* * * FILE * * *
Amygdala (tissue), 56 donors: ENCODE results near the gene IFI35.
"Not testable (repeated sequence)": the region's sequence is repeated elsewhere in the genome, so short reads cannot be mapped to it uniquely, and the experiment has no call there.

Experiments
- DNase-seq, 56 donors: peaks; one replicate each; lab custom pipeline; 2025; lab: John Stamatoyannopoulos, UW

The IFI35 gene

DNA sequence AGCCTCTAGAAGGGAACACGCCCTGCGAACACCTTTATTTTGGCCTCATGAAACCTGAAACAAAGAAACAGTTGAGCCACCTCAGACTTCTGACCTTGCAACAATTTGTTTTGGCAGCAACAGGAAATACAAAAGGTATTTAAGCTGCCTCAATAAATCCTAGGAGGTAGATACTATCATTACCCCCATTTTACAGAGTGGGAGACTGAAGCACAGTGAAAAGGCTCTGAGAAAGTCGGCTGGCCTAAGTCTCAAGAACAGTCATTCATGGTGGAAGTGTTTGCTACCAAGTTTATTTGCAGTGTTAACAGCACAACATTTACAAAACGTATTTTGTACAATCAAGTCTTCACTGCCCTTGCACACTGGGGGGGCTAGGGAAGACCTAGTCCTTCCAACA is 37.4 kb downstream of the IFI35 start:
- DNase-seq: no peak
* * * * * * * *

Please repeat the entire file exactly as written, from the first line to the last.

Amygdala (tissue), 56 donors: ENCODE results near the gene IFI35.
"Not testable (repeated sequence)": the region's sequence is repeated elsewhere in the genome, so short reads cannot be mapped to it uniquely, and the experiment has no call there.

Experiments
- DNase-seq, 56 donors: peaks; one replicate each; lab custom pipeline; 2025; lab: John Stamatoyannopoulos, UW

The IFI35 gene

DNA sequence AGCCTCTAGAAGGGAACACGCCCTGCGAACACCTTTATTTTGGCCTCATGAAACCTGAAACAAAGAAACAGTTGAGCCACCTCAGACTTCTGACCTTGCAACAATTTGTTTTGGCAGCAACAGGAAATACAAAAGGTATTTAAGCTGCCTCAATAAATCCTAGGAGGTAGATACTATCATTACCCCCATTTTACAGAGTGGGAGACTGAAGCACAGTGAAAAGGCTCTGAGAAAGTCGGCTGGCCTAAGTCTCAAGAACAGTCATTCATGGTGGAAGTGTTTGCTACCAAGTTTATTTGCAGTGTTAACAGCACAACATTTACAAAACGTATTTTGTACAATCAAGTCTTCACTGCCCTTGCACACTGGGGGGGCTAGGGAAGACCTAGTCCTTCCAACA is 37.4 kb downstream of the IFI35 start:
- DNase-seq: no peak